Footy Dressing Room

Liverpool win 3-2 on penalties: Malky’s gameplan undone after dramatic shoot-out

In Carling Cup on February 26, 2012 at 10:00 pm

Anthony Gerrard misses the game saving penalty to hand Liverpool their first piece of silverware in 6 years.

Gerrard misses by a whisker.

As the starting line-ups were announced, I couldn’t help but fear for Cardiff. They deployed a straight 4-4-2 which would naturally leave a lot of space for Liverpool to exploit. Liverpool mirrored Cardiff’s shape, trusting Steven Gerrard and Charlie Adam to control the midfield in attack and defence. From the outset, the shapes suggested an open and enthralling game for the neutral. To say the game didn’t fail to dissapoint is an understatement.

The inclusion of Gestede raised a few eyebrows ahead of kick-off, a selection which proved to be the main catalyst for Bluebird success.

Cardiff's starting line up

Gestede led the line perfectly, complimenting the movement of Kenny Miller and Joe Mason. Mackay realised that his team would inevitably be on the back foot in terms of possession. Gestede provided Cardiff with an out ball when they were under pressure and an aerial threat when they were on top.

Mackay set his team up with an intent to remain defensively solid, but offer a genuine threat on the counter attack. Cardiff’s opener showcased their shift in shape when they regained possession.

Cardiff in attack.

In attack, Mason would tuck in from his touchline, providing Gestede with two players to provide for in the air. Cowie would naturally drop into midfield from his wing to boost numbers if a move broke down which also allowed Taylor to venture forward in attack. Mason’s movement infield gave him the space he needed to execute a well placed finish on the 19th minute.

Cardiff were superb without the ball. With their motivation raised by the early goal, they had something to hold on to. In defence they reverted back to a rigid 4-4-2, meaning Liverpool had to break down two banks of four if they were to find a way back into the match.

Cardiff without the ball

Strategy will only take you so far. A game of football will not be won based on tactics alone. Superb performances from centre-back pairing Turner and Hudson set the tone for the afternoon. Frustration was creeping into Liverpool attacks, so much so that players had to shift position in order to find space and get away from commited markers. This was evident from Downing’s runs infield to avoid McNaughton and subsequent switch to the right wing. It was going to take a bit of magic from Liverpool to equalise. Ironically it was a goal mouth scramble that levelled the match. Martin Skrtel poached on 60 mintutes to put Liverpool back on the front foot.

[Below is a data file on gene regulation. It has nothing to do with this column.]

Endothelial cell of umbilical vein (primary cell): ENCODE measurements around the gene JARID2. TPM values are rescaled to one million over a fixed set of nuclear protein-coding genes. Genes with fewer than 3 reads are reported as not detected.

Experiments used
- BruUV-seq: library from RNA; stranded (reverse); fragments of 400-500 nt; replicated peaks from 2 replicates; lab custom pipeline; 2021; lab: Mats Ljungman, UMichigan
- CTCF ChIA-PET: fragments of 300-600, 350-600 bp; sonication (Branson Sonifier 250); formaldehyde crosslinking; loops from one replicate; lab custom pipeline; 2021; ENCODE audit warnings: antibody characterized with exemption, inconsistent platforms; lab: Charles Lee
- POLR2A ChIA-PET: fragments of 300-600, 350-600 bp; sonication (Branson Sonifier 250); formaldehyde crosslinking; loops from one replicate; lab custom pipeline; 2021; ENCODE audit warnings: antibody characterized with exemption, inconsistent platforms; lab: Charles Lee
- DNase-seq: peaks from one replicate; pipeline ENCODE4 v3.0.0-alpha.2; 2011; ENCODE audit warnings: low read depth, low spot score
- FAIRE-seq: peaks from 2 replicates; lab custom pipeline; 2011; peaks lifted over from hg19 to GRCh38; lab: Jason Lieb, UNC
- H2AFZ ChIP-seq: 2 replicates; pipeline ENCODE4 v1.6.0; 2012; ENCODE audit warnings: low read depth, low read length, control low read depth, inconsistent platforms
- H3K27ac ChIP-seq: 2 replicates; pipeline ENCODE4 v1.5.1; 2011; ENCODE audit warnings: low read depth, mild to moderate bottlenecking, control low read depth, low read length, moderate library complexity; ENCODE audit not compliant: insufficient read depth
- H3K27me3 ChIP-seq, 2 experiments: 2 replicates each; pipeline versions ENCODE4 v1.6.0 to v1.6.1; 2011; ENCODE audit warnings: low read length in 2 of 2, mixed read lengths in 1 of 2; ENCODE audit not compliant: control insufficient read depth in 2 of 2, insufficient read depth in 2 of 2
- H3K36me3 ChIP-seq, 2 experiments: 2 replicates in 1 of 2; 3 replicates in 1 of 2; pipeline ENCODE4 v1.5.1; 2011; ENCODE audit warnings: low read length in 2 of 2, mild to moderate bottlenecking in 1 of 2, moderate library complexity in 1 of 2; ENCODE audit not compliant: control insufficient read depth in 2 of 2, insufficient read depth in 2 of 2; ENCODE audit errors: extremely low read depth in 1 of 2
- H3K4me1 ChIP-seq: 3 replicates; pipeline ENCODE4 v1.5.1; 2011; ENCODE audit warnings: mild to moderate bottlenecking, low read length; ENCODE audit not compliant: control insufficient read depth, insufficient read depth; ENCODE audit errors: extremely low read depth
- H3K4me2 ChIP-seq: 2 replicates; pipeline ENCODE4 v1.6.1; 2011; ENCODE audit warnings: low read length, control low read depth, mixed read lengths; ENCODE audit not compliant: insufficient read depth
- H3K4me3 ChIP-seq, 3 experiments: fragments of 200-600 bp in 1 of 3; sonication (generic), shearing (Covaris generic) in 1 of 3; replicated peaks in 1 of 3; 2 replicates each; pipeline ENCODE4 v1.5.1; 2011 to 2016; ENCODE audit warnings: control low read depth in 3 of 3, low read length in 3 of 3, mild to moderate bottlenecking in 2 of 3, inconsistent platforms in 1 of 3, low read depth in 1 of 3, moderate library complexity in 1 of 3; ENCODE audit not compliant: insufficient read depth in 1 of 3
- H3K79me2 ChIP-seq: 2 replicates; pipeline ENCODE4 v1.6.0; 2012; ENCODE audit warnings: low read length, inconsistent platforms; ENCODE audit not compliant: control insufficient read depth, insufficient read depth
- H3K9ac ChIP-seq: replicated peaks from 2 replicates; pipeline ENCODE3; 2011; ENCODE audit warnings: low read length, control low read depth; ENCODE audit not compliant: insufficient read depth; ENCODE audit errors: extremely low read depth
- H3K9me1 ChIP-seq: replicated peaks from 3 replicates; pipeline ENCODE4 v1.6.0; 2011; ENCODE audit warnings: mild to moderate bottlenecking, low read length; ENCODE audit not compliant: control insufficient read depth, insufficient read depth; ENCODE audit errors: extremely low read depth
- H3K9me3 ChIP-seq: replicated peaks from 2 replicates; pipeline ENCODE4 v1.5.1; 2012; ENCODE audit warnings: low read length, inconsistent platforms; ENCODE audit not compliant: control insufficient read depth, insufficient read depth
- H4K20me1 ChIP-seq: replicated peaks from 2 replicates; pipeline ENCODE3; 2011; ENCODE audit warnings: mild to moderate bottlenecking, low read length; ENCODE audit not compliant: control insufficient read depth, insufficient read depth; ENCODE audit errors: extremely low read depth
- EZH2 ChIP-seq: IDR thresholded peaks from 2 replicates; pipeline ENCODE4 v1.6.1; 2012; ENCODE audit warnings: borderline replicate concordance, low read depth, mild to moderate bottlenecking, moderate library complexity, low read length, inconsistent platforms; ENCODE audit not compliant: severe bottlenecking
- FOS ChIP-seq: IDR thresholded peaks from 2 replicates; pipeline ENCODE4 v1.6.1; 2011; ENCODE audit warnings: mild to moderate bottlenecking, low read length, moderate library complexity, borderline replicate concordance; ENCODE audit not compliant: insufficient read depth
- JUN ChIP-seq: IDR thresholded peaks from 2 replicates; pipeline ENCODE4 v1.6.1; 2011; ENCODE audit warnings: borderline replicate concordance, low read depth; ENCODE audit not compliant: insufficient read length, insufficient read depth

With a penalty shoot-out looming, Dirk Kuyt put Liverpool in the lead for the first time in the contest. This was a simple case of being outnumbered. Kuyt was introduced by Dalglish as a straight swap for Andy Carroll. Due to Kuyt’s tendency to naturally drift out wide, he incidently created space for himself.

Kuyt goal.

 

 Liverpool doubled up on the right side leaving Taylor with two men to contend with. Kuyt’s streched finish on 108 minutes appeared to put the game out of the reach of Cardiff.

It’s almost as if dejavu occured as Turner equalised on 118 minutes. He matched the presence of mind that Skrtel displayed in normal time to send the Cardiff fans into raptures.

The penalty shoot-out offered so many twists and turns but when all was said and done it was the hearts of the Bluebirds which were left broken. For me, Hudson was a clear man of the match. He marshalled his troops and set the standard in an excellent defensive display. It will be interesting to see where both sides go from here. Can Liverpool overcome the odds to steal a Champions League spot? Can Cardiff regroup and possibly earn a second trip to Wembley?

 

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